What makes an Entrepreneur
Being in the business of investments and entrepreneurs I cannot but think about the vast gamut of people one comes across in this line of work and what differentiates the ones who clearly stand out as entrepreneurs vs. the rest. Having been in different professional environments – starting out as a software engineer, then a consultant (fortunately a short stint!), an investment banker, an entrepreneur and then finally a VC, I have had the good fortune of being exposed to a wide variety of archetypes. This is not to pass judgment, and I’m aware that in reality this may sound like a generalization or a stereotype, but the hard truth is that we as investors are constantly evaluating Founders and trying to ascertain if they have that special something aka the X factor that makes an entrepreneur. Experiencing each phase of this journey has helped me appreciate and recognize what goes into the making of an entrepreneur and piecing this puzzle together is what our job is about. It’s a bonus that we happen to be paid to make that distinction and it is also fun!
With this context, here is my take on the different archetypes of people when they are put in different roles. Caveat emptor, I have been in each of these roles and seen up close how people can transcend archetypes and grow in different roles and thus have nothing but utmost admiration and empathy for entrepreneurs attempting this audacious path. As investors when we meet Founders we ask ourselves where they are in their journey and I’ve found categorizing it helps streamline the various roles with better clarity.
The people roles & archetypes in an Organization
Most organizations have goals to achieve and to achieve any goal requires resources. So, using goals and resources as two dimensions, one categorization of the archetypes might be:
IC (Individual Contributor): Typically classified as a resource themselves and achieve goals either assigned as a task directly or in conjunction with other resources (ICs) e.g. I was a resource when I worked as a software engineer. The role of a resource is often such that achieving a goal independently is possible but less common and they often act as an integral component in accomplishing the overarching goal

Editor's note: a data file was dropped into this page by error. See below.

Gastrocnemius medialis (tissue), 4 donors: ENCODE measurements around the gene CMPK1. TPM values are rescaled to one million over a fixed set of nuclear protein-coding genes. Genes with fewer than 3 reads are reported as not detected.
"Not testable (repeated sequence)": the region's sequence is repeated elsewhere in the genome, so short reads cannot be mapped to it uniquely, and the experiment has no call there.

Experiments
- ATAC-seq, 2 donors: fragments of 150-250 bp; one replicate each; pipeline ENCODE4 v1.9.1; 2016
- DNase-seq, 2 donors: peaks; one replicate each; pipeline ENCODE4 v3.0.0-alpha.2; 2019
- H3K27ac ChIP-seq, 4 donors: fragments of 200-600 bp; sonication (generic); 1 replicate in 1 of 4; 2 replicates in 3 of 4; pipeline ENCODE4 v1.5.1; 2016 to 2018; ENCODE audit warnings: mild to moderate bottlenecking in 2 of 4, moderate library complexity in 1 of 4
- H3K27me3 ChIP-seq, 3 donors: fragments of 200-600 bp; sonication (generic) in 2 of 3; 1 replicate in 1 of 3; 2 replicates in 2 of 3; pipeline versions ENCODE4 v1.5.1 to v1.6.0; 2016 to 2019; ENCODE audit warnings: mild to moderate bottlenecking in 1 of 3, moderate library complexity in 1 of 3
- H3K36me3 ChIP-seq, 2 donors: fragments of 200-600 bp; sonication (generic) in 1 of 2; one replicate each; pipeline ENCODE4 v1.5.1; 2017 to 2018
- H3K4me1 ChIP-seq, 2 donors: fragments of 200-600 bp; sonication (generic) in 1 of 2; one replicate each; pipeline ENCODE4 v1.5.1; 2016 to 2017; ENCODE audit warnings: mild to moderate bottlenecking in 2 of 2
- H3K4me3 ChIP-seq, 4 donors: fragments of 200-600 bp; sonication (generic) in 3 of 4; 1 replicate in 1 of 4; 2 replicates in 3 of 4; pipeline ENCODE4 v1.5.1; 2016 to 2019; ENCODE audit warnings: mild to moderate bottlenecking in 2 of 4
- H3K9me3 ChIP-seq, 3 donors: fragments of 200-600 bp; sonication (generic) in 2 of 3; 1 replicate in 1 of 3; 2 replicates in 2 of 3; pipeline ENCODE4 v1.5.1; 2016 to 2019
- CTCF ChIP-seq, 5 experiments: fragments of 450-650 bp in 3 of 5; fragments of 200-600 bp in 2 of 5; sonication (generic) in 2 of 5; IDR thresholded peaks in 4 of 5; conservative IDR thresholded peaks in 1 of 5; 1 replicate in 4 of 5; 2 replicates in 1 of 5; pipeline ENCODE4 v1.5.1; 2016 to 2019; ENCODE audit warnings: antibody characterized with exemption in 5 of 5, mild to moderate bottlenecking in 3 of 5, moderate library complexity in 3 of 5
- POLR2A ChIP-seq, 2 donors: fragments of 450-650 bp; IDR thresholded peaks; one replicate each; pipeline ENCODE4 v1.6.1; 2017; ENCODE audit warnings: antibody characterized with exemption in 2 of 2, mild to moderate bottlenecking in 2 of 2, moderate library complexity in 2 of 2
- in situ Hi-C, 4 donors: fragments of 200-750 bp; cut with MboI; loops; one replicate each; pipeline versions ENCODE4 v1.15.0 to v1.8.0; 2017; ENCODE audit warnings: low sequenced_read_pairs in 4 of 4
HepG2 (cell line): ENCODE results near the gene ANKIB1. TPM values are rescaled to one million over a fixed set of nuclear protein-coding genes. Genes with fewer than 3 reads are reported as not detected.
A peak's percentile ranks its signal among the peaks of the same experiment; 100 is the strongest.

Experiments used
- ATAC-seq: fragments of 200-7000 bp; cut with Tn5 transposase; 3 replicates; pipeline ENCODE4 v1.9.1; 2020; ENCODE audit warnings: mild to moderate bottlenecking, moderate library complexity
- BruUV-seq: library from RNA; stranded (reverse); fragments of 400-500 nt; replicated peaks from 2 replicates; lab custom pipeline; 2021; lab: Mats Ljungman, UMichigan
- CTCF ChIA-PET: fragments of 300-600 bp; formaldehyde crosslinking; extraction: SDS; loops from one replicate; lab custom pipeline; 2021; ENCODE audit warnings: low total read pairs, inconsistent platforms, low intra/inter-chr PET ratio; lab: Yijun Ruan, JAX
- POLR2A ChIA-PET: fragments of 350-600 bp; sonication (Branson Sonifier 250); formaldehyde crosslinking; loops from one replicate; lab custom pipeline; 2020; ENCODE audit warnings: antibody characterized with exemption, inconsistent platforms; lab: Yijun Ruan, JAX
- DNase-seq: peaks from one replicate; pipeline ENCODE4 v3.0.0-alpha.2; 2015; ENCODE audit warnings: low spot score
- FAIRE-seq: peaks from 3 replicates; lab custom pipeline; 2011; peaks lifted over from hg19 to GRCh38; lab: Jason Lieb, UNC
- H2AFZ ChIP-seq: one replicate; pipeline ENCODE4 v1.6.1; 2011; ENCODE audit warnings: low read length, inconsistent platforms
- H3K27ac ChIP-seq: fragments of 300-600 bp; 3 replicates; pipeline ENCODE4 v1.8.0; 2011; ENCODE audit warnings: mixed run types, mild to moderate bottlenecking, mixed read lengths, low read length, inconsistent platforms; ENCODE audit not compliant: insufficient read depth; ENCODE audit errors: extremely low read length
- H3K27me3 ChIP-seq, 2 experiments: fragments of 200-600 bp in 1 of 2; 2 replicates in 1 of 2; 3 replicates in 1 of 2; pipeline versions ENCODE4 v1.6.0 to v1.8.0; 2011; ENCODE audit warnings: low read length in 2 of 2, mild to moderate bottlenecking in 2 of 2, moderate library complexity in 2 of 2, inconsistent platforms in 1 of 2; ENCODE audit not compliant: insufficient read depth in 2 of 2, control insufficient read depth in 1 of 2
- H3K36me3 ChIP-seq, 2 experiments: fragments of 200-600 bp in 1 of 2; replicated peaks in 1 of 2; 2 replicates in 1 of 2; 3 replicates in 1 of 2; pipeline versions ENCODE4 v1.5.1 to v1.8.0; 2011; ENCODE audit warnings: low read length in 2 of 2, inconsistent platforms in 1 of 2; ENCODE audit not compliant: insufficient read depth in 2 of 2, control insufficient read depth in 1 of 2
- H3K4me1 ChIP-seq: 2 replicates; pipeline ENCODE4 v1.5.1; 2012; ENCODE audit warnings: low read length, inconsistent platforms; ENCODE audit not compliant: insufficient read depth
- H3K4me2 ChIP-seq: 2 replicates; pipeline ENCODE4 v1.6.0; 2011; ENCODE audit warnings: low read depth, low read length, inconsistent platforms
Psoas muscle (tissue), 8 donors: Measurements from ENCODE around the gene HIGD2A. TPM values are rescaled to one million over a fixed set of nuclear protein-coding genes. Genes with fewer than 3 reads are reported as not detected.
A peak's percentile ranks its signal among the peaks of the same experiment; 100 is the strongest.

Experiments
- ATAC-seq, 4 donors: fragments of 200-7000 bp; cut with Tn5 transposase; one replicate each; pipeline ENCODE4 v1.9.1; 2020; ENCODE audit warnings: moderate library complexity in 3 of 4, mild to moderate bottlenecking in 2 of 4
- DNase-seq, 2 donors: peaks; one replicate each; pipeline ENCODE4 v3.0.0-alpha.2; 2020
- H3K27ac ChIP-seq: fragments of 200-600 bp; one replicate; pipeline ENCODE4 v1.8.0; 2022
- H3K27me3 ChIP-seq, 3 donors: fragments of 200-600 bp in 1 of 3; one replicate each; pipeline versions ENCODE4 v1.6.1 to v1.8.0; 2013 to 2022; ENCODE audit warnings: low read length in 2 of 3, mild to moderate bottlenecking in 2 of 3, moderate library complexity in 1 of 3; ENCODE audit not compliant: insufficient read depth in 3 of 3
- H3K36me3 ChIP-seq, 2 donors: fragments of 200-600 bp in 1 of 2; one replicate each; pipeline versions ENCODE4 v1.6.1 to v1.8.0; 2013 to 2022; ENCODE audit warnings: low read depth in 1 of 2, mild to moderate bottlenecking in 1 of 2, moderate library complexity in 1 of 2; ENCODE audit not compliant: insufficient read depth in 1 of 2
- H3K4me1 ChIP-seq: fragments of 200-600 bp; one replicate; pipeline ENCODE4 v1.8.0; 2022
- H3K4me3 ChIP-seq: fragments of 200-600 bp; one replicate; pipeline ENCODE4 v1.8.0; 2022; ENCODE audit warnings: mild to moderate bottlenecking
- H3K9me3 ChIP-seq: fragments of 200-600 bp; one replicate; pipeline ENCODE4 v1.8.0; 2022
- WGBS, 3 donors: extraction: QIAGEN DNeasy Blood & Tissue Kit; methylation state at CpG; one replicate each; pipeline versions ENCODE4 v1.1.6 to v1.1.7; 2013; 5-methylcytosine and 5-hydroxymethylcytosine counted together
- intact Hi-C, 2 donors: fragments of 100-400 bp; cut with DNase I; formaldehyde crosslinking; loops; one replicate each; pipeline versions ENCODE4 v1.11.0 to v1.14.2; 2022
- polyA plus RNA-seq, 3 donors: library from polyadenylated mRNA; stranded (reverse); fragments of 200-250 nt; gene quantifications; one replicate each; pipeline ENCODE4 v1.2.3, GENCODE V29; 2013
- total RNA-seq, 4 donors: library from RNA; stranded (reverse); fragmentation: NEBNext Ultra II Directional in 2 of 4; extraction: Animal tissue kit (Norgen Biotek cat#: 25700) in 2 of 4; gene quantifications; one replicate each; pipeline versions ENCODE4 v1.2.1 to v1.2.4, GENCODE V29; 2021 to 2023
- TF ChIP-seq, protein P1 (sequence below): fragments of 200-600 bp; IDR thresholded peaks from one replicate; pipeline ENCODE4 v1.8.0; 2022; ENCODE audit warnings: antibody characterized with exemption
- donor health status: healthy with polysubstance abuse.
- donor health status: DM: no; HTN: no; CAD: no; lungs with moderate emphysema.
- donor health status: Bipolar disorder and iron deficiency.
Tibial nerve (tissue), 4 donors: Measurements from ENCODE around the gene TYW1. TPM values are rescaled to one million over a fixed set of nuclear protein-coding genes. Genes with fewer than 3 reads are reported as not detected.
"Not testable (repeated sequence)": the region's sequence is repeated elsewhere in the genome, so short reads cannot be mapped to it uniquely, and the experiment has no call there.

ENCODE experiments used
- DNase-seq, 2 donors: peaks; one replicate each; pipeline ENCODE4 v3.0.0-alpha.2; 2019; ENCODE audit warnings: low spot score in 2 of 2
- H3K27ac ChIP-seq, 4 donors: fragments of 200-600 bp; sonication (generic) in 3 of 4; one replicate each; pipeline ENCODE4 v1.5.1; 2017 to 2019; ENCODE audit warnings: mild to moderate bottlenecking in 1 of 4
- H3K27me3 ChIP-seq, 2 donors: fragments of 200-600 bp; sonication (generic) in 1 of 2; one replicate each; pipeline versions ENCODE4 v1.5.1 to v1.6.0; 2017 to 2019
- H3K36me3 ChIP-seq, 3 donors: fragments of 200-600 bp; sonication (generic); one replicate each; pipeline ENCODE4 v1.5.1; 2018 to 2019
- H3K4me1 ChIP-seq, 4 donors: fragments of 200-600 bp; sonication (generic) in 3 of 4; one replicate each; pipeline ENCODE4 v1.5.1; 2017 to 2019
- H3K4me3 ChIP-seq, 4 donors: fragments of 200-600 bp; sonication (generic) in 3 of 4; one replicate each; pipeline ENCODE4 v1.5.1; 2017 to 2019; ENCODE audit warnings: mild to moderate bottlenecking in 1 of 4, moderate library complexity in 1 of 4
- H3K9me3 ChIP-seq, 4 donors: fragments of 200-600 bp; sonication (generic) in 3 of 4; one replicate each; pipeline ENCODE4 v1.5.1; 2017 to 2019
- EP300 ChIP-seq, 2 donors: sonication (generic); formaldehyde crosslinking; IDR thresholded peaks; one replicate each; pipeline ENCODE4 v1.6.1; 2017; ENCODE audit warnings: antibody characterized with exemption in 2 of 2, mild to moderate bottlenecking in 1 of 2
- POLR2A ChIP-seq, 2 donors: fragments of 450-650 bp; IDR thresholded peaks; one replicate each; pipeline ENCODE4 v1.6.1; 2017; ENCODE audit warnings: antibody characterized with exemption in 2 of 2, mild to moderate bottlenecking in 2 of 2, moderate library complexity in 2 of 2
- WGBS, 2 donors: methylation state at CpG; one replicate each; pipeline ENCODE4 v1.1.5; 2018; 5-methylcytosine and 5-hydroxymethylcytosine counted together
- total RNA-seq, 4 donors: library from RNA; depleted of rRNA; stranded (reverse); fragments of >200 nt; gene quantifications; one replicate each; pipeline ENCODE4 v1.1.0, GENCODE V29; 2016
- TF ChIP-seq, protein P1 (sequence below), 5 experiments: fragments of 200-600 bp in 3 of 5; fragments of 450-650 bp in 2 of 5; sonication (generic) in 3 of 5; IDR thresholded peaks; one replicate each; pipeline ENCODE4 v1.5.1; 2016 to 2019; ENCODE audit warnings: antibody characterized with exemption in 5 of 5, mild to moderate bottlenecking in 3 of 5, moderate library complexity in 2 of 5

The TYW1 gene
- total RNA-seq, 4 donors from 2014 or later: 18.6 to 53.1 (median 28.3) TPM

Manager: A manager is given a set of goals and resources (including ICs) that s/he is expected to work within to meet their targets. A “good” manager will further break it down into sub–goals and assign them to ICs along with necessary resources in a way that ensures the highest level of efficacy such that if each IC meets their sub–goal, the goal given to the manager is met
CEO: As VCs we often think about the characteristics of a CEO vs. an entrepreneur. In my view, a CEO assesses all available resources and generates goals for the organization. These goals along with the relevant resources are allocated to managers who in turn delegate as covered above and that is the essence of how a classic organization’s engine works. The approach taken by a good leader is to maximize output with the available resources. Great CEOs have an intuitive understanding of timing as well and embody the phrase “strike when the iron is hot”.
Entrepreneur: Entrepreneurs are built differently – they operate exclusively in the realm of goals. Period. Unconstrained by resources and uninhibited by any conformation to norms. Fearless. It makes them the dreamers and visionaries that we all love and admire. Resources to them are a form of constraint and they don’t believe in constraints as their mind is clutter free. What sets them apart is their innate belief that they can generate any resources necessary to achieve their goals. And the best entrepreneurs are able to transcend roles of an IC, Manager or CEO in pursuit of the one and only thing that matters – The Goal. Great entrepreneurs don’t care much about timing and live by the phrase “strike so hard the iron become hot”.
What we at Matrix are really looking for is this person. If you are one or know one, please reach out